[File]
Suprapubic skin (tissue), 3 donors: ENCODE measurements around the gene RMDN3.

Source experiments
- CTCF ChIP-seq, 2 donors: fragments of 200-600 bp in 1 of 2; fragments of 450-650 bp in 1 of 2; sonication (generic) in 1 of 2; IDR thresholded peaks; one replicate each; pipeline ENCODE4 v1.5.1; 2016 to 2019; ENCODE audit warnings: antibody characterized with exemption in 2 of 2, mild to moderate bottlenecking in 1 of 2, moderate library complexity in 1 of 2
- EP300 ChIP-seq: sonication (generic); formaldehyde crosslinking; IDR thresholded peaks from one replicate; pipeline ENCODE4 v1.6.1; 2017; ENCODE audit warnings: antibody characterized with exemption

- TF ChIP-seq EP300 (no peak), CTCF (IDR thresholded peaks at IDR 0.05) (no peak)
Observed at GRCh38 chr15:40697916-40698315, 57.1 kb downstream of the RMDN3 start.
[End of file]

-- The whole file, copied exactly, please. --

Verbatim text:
Suprapubic skin (tissue), 3 donors: ENCODE measurements around the gene RMDN3.

Source experiments
- CTCF ChIP-seq, 2 donors: fragments of 200-600 bp in 1 of 2; fragments of 450-650 bp in 1 of 2; sonication (generic) in 1 of 2; IDR thresholded peaks; one replicate each; pipeline ENCODE4 v1.5.1; 2016 to 2019; ENCODE audit warnings: antibody characterized with exemption in 2 of 2, mild to moderate bottlenecking in 1 of 2, moderate library complexity in 1 of 2
- EP300 ChIP-seq: sonication (generic); formaldehyde crosslinking; IDR thresholded peaks from one replicate; pipeline ENCODE4 v1.6.1; 2017; ENCODE audit warnings: antibody characterized with exemption

- TF ChIP-seq EP300 (no peak), CTCF (IDR thresholded peaks at IDR 0.05) (no peak)
Observed at GRCh38 chr15:40697916-40698315, 57.1 kb downstream of the RMDN3 start.